In the late 1940’s, a shocking experiment carried out by two African-American psychologists changed the way we think about racial prejudice…
Kenneth Bancroft Clark, a psychologist and teacher at the City College of New York, and his wife, Mamie Phipps Clark, were both activists in the Civil Rights Movement. Together, they founded the Northside Center for Child Development in Harlem and Kenneth Clark went on to become the first black president of the American Psychological Association.
In their landmark experiment, children between the ages of three and seven were shown two dolls, each identical except that one doll was white with yellow hair, the other, brown with black hair. The children were then asked which doll they would rather play with; which was the nice doll; which was the bad doll; which the nicer colour, and so forth.
The experiment revealed that all the children expressed a clear preference for the white doll. But the deeply unsettling discovery was that the black children also preferred the white doll when asked the same questions. The Clark’s findings exposed the internalised racism in African-American children and a self-hatred more acute among children attending segregated schools.
Psychologists and sociologists believe one of the reasons for this result is that many Western cultures harbour a taken for granted assumption that while people – supposedly civilised, and technologically advanced – are better than other races.
Living for many years in South Africa, I have had first hand experience of these beliefs. Before the end of Apartheid, black people were brought up with the idea that the whites were superior. They were not just taught that the whites were superior, the whites had done a pretty good job of proving they were superior – they lived in bigger more luxurious houses that were cleaned and maintained by black servants; they owned expensive motor cars, where the blacks walked to work or rode on overcrowded trains and buses; the whites owned TV sets, practiced their religion in beautiful buildings, sent their children to better schools and enjoyed undreamt of wealth.
By the 1960’s, most African Countries were transitioning to Independence. Black African’s dreams of Uhuru – freedom – were at last about to be realised. Ordinary people expected independence to bring them a share of the wealth and with it, better living standards, better housing, better education, better medical care, and a say in the way their countries were governed. Most important, there was a [perhaps unrealistic] expectation that overnight the shacks would be demolished to make way for modern housing; everyone would drive their own motor cars and watch large TV sets.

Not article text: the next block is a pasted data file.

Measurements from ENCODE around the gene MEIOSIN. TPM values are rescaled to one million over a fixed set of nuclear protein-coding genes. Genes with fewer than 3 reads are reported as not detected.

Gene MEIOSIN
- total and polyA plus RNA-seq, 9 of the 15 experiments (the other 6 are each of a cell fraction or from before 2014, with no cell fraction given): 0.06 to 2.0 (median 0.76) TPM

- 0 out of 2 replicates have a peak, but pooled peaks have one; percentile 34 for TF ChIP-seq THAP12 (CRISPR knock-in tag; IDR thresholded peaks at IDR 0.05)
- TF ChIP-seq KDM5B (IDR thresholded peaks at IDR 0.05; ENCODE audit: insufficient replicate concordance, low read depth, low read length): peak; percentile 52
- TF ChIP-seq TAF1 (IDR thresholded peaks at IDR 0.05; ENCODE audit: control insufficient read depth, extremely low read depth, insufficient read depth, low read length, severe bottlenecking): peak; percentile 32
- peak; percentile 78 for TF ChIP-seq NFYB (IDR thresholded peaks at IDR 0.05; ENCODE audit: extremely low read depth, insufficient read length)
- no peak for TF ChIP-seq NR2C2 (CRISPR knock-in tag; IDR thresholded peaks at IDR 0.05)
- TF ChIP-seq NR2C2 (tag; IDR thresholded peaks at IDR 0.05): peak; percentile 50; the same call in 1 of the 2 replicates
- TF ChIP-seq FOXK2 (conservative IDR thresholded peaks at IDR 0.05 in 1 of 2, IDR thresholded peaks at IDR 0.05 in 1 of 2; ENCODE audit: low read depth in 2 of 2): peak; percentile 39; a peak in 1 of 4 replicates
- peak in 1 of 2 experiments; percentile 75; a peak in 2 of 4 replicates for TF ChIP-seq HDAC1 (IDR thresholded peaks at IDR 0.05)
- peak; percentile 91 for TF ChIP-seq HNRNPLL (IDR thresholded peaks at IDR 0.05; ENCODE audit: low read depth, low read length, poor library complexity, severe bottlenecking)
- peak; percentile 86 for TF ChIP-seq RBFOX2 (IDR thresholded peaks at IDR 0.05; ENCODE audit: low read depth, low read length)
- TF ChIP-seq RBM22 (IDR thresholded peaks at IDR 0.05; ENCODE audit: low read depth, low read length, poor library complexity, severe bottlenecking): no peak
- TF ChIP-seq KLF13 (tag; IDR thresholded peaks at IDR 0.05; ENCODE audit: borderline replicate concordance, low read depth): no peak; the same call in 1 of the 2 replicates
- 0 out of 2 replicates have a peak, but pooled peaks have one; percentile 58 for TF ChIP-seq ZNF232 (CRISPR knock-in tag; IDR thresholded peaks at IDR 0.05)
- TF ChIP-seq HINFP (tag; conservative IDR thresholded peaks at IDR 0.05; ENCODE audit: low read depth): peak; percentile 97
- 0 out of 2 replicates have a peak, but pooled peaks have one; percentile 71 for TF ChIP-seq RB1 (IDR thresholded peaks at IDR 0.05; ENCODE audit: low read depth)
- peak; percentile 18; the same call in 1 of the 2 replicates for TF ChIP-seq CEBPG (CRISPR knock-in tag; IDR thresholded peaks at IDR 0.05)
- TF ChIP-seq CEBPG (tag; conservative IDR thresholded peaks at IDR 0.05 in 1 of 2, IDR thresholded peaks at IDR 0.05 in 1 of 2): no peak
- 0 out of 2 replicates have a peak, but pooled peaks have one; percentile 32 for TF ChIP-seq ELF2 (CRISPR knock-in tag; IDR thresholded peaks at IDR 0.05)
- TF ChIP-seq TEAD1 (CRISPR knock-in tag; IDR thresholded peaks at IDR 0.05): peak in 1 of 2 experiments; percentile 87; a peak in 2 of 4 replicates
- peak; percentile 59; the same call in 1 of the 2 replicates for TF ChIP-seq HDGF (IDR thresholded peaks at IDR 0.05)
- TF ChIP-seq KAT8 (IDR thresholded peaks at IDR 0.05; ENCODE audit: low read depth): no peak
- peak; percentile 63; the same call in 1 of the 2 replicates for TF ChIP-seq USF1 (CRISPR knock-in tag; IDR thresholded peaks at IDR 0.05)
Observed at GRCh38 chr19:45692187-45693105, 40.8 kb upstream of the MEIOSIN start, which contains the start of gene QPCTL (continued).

But apart from a new and relatively small black privileged elite, the majority of the population still walked or rode to work on overcrowded trains and buses, and after cleaning the impressive mansions, went home to their overcrowded shacks and no electricity. Eventually, the truth began to dawn… despite queuing in the blistering sun for hours on end to put a cross on a piece of paper, nothing had changed. Nor for most people was it likely to. Slowly, the realisation began to dawn… the whites were superior after all!
You see the difficulty? This way of thinking had been drummed into the poor for generations – and it’s a difficult idea to shake.
But the real problem is even deeper rooted. Over hundreds of thousands of years, we have learned to be protective of our own group or our own tribe – after all, the tribe from the other side of the mountain might want to steal our crops, our livestock, or our women, or take our children into slavery. So we have learned to be distrustful of strangers. And if they look different or behave differently than us, we are bound to be even more suspicious.
Our brains have evolved to help us make snap decisions, even if it means thinking the worst about people. When presented with negative information about another person our brains will react accordingly – the metaphorical alarm bells start ringing, reinforcing any negative ideas we may have about strangers.
A team of researchers led by Professor Robin Murphy at Oxford University and reported in the Journal of Cognitive Science, used functional MRI scans to examine the brains of 22 participants while they carried out a series of learning tasks. These tasks featured imaginary social groups that, for the purposes of the experiment, were portrayed as either good or bad. The groups represented majorities and minorities, as well as racial or religious groups. During the experiment, the majority groups were presented to the participants more often. The behaviour of each group was also an important factor in the experiment.
As the participants carried out the tasks, which involved reading fictional information about the groups, the anterior temporal lobe – one of the areas of the brain that deals with semantic memory and the association with people and places – was examined for any changes in activity.
Once a participant had decided a group was good or presented no threat, the activity in the anterior temporal lobe reduced to normal levels, but if the group was perceived as bad, the participants continued to process the information negatively, increasing activity. The scientists believe this indicates the brain works harder to process negative information and also leads to an increased negative view.
While the study was restricted to a relatively small number of people, it was also significant as all the participants reacted in the same way. Thus it is likely that these patterns would exist in wider society.
Previous studies have demonstrated similar results, confirming that people are predisposed to make snap judgements about others. For instance, football fans need more time to associate positive words with an opposing club than with their own team and supporters of a particular political party more quickly and readily associate a favourable attribute with their party than with political rivals.